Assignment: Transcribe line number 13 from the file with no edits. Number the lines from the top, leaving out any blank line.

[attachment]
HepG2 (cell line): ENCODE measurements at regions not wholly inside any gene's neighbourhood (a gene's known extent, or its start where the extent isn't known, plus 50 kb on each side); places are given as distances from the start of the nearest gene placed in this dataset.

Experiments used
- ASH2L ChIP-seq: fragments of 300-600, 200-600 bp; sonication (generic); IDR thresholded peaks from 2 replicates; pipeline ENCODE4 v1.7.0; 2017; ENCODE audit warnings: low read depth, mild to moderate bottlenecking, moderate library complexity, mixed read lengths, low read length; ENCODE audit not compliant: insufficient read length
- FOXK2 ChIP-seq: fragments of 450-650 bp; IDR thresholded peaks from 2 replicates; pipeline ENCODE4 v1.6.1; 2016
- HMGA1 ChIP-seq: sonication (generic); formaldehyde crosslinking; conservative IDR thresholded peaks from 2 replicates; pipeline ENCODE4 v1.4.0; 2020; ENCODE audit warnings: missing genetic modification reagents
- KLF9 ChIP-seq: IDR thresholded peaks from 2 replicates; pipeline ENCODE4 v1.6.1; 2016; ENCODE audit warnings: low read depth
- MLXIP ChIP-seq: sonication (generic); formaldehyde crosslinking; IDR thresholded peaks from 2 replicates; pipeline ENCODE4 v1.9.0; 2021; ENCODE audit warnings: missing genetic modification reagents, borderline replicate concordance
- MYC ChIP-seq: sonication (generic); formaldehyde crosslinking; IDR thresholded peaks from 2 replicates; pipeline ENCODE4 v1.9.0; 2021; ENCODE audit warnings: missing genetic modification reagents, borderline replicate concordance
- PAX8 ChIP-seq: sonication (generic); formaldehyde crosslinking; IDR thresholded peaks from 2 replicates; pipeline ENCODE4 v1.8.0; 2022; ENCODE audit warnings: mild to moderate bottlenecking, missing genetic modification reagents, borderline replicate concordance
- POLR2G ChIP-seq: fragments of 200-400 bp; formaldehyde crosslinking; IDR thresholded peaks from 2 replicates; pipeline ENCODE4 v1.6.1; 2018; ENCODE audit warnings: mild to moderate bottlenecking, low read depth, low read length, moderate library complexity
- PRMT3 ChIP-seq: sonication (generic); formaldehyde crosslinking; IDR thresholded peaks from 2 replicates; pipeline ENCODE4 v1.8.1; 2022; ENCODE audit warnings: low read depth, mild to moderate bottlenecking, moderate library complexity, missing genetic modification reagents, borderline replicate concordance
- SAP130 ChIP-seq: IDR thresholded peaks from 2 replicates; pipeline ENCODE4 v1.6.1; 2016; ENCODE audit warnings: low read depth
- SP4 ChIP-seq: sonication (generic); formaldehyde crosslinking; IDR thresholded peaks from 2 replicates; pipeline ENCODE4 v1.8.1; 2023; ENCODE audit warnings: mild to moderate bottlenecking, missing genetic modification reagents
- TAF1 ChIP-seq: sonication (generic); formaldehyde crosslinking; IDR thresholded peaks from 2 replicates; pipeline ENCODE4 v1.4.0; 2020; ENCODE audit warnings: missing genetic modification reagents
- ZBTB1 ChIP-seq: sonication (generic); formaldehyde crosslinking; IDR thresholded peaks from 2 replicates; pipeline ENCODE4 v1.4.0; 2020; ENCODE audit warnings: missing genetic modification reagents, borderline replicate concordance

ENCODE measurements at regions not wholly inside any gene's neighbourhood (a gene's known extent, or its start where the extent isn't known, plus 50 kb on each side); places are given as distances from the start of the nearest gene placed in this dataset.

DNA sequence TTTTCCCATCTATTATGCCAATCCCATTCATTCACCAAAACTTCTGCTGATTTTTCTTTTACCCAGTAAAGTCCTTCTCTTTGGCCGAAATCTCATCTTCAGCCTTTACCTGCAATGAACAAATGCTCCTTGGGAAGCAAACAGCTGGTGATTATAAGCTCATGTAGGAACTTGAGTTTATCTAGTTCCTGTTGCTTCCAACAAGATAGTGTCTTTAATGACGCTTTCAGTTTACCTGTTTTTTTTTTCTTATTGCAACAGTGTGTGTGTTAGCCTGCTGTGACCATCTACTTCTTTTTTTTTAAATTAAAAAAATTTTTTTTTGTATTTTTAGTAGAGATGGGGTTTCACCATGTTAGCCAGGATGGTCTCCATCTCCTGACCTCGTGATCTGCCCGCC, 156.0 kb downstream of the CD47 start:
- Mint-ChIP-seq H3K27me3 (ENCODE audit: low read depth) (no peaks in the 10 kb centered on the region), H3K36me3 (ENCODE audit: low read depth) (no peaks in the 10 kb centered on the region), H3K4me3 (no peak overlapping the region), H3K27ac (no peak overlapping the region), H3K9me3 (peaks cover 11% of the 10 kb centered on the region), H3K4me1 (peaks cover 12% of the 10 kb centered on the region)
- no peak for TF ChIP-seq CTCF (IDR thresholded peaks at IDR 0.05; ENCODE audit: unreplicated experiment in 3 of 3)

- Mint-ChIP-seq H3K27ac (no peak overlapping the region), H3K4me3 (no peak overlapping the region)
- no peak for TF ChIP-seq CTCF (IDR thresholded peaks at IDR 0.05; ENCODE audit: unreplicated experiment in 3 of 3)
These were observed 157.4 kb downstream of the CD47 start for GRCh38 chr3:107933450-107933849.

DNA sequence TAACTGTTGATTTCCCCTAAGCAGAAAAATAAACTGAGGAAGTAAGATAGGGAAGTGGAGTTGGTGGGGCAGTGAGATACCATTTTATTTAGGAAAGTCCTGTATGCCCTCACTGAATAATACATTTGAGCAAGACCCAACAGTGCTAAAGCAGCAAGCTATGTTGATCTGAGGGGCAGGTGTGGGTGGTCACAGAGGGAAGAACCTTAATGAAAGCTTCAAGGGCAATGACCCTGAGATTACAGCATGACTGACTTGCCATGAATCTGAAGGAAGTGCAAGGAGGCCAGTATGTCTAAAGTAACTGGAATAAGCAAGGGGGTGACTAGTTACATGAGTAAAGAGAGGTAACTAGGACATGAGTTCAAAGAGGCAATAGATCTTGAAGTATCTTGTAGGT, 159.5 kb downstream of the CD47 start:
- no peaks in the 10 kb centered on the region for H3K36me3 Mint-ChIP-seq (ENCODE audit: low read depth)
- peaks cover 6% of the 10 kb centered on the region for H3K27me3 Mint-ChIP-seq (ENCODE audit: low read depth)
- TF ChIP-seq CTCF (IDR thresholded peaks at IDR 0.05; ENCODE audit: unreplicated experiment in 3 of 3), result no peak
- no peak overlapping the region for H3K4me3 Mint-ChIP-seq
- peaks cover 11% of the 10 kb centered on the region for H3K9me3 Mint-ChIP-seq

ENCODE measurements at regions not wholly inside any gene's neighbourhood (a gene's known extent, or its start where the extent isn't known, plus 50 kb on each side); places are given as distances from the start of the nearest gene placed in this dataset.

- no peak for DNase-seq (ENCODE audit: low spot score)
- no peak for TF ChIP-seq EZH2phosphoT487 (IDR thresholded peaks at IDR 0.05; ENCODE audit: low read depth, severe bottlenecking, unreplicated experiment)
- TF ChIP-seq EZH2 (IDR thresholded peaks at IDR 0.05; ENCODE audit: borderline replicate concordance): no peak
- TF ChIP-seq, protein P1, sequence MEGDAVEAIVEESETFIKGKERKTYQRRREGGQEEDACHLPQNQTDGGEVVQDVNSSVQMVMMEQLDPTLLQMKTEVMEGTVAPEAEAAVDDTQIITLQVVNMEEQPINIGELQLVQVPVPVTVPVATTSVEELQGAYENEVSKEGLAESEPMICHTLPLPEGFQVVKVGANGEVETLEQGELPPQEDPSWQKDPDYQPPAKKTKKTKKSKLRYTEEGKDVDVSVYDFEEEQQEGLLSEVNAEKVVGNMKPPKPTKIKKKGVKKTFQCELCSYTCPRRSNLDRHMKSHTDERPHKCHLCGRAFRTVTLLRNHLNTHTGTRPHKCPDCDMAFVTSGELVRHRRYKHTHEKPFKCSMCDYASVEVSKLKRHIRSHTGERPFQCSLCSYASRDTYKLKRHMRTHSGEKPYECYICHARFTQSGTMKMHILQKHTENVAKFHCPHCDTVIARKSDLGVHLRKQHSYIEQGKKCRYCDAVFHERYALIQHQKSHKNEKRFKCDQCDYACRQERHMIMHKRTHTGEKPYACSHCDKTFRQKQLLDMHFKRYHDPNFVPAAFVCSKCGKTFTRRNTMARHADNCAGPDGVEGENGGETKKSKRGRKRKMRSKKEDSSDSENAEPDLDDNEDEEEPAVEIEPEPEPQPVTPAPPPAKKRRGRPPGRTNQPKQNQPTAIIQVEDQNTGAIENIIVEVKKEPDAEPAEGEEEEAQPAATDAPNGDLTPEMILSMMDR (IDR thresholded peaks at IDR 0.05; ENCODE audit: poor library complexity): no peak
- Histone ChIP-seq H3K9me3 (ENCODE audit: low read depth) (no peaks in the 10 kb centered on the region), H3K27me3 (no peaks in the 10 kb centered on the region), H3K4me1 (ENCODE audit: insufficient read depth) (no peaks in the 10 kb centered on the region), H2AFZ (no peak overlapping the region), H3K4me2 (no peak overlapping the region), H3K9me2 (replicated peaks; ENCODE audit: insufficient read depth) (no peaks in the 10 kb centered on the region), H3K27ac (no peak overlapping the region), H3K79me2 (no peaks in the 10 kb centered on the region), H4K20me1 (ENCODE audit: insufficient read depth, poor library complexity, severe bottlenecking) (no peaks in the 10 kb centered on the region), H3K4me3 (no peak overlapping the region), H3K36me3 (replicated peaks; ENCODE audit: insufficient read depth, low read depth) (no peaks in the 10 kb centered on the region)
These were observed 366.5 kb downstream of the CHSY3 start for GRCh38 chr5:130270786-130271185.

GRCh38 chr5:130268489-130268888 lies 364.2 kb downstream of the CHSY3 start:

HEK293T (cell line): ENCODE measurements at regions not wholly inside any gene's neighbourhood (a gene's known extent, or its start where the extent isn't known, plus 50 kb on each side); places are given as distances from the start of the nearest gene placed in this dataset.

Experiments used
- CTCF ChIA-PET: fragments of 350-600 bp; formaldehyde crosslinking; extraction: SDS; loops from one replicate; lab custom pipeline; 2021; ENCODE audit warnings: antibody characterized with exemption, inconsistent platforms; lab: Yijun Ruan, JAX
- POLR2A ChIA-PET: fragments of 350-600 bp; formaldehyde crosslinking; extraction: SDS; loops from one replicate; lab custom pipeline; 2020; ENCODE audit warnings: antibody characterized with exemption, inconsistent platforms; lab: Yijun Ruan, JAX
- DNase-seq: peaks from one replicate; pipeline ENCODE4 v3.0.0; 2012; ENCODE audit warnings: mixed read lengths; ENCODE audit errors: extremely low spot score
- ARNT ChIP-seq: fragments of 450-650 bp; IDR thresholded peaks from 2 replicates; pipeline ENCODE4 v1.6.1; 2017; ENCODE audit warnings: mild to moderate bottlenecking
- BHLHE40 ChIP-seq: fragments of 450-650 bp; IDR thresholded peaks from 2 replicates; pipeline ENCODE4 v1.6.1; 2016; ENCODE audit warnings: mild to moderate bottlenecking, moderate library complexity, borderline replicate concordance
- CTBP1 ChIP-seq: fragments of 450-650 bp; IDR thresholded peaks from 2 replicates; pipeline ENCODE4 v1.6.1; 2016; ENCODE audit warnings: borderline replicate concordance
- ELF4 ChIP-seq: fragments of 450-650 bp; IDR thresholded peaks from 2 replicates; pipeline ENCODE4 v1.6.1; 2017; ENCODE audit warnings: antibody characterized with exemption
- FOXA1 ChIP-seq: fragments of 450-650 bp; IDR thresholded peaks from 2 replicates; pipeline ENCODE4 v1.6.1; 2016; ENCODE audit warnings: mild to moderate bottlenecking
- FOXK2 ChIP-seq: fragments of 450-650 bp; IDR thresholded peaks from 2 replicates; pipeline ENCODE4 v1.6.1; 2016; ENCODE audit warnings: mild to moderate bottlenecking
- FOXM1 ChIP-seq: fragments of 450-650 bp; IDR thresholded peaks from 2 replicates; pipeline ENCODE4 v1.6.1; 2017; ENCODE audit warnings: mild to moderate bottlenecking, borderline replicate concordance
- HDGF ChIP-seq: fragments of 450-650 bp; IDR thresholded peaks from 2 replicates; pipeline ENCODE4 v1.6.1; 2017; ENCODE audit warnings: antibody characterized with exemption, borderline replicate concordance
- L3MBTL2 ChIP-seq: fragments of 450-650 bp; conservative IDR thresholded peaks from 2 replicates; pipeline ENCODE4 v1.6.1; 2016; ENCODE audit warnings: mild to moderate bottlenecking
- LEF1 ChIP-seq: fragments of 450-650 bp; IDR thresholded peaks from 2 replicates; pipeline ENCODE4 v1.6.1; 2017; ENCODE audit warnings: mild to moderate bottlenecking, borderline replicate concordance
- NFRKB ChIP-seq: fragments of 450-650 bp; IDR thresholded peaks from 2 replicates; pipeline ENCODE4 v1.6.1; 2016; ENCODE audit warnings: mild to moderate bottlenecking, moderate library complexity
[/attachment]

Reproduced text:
- SP4 ChIP-seq: sonication (generic); formaldehyde crosslinking; IDR thresholded peaks from 2 replicates; pipeline ENCODE4 v1.8.1; 2023; ENCODE audit warnings: mild to moderate bottlenecking, missing genetic modification reagents